Round Again: Vinyl Night

Everything old sounds new again at 185 King's Vinyl Night.

Everything old sounds new again at 185 King’s Vinyl Night.

Video games, fancy phones, Pokémon Go — all of these innovations tend to impart irritation into the generation gap. But where technology fails to bring the different age groups together, analog acts like an olive branch. From Baby Boomers and Pre-Boomers with pristine collections of Beatles titles or girl-group recordings, to the 21-year-old waiting for his favorite underground rapper to drop the requisite decorative keepsake record along with the latest digital download (splashy neon vinyl is common), records seem simply too cool to die.

Their tactility, collectability, and unequaled sound (sorry, CDs) has lasted through a hundred years of vicissitudes in other recording forms; right now, the trend is so solid you can even pick up vinyl at big-box stores such as Barnes & Noble.

On the other hand, there’s still a happy exclusivity to the world of vinylheads, and a bimonthly event at 185 King Street in Brevard plays to those who covet their latest novelty score (via flea market or eBay) and want to show it off, or simply want to revel in the sound of platters spun on the club’s in-house turntable, a classic Technics SL 1200.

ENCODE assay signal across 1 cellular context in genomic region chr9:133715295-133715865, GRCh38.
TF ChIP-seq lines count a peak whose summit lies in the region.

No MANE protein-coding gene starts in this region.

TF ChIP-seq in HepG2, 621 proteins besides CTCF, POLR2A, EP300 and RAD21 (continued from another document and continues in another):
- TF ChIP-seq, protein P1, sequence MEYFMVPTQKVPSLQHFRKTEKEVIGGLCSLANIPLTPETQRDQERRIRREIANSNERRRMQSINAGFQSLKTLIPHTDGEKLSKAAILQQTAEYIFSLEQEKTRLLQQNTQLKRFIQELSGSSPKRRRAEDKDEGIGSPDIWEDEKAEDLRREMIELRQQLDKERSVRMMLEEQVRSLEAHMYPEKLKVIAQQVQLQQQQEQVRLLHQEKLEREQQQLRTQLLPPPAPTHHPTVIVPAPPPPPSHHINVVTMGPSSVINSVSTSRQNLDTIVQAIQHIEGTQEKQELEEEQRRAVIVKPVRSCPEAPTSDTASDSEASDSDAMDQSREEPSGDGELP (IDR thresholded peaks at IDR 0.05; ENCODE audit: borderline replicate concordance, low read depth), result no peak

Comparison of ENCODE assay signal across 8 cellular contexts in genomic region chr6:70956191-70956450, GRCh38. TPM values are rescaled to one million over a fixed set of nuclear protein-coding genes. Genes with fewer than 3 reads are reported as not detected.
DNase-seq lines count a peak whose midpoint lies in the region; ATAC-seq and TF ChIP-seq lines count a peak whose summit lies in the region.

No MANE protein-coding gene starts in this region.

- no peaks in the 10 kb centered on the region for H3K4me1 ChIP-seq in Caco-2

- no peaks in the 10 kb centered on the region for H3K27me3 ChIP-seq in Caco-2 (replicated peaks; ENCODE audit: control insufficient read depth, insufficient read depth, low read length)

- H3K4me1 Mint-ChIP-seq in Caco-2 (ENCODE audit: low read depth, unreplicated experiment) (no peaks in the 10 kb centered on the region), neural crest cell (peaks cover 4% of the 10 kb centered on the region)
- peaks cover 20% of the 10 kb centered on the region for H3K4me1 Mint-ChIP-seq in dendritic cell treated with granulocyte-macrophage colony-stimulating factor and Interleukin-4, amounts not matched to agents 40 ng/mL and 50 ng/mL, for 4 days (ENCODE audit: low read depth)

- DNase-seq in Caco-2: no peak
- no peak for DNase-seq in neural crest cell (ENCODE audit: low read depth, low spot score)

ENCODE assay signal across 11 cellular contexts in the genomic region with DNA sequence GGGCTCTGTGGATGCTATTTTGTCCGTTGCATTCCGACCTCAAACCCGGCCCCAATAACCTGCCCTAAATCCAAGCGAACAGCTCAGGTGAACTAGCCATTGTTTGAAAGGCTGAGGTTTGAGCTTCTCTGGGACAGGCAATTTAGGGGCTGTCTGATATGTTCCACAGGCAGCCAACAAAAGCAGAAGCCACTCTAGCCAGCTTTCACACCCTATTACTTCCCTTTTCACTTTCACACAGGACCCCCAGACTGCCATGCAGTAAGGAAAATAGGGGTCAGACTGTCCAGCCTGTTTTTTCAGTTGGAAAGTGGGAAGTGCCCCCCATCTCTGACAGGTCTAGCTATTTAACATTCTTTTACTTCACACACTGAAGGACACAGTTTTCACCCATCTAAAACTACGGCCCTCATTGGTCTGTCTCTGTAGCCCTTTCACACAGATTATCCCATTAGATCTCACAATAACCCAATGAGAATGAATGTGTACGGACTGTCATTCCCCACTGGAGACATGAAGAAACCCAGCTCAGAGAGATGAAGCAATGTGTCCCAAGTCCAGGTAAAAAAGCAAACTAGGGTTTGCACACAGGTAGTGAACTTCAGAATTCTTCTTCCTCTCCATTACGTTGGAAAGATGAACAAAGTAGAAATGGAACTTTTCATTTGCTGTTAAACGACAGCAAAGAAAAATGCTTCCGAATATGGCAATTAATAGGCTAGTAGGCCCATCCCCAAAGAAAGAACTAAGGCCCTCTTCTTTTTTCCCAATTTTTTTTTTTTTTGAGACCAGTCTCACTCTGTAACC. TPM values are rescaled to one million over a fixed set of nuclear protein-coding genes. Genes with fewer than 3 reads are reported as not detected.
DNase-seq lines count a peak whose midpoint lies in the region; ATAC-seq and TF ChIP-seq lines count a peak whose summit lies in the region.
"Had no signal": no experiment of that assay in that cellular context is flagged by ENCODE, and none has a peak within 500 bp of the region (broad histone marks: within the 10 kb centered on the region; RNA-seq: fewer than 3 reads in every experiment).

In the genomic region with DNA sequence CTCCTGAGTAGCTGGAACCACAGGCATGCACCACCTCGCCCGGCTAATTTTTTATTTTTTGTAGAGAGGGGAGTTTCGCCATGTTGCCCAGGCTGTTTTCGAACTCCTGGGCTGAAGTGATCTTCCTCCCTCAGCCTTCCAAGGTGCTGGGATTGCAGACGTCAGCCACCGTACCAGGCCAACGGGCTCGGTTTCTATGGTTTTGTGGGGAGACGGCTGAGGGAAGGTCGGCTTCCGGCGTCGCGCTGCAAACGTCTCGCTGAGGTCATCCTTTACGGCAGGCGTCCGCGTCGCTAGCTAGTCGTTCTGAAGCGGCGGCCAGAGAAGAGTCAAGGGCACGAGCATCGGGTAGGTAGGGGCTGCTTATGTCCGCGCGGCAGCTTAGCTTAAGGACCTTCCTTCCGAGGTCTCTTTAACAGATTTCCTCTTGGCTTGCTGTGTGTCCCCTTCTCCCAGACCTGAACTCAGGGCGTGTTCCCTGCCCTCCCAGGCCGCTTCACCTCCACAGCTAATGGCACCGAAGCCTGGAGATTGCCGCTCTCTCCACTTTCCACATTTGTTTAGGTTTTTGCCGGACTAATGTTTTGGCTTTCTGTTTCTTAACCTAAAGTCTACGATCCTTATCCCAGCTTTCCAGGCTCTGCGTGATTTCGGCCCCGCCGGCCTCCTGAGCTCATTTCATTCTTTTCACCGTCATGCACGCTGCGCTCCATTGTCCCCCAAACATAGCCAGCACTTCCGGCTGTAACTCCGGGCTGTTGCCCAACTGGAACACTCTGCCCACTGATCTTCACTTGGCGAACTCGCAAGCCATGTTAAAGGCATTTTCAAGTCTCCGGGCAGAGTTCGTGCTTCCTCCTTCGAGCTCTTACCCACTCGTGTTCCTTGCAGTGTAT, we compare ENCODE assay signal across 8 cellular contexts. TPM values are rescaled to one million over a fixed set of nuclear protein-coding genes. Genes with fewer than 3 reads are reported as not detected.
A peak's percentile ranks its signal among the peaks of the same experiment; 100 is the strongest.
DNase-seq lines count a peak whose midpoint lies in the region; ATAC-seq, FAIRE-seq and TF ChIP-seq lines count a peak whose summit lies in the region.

“Our vinyl nights [attract] all ages, all walks of life, and all genres. Our listening room was built for sound, so it’s the perfect environment to experience the warmth that vinyl produces,” says the club’s general manager Kristin Johns. “We hook the turntable up to the sound board into the full house system. You can expect to hear anything from Abba to Zappa.

“People enjoy sharing their recent finds, rare gems, and all-time favorites, as well as getting to experience it in a way they may not necessarily be able to do with their home systems,” she adds.

Johns acknowledges the “huge resurgence” in vinyl appreciation. “I think a lot more modern artists are releasing albums now, which makes it more accessible to the masses,” she says. “People are rediscovering or experiencing for the first time the unique sound qualities that you can’t get from digital recordings.”

Vinyl Night happens next on Wednesday, July 27, 6-10pm. 185 King St., Brevard. 828-877-1850.

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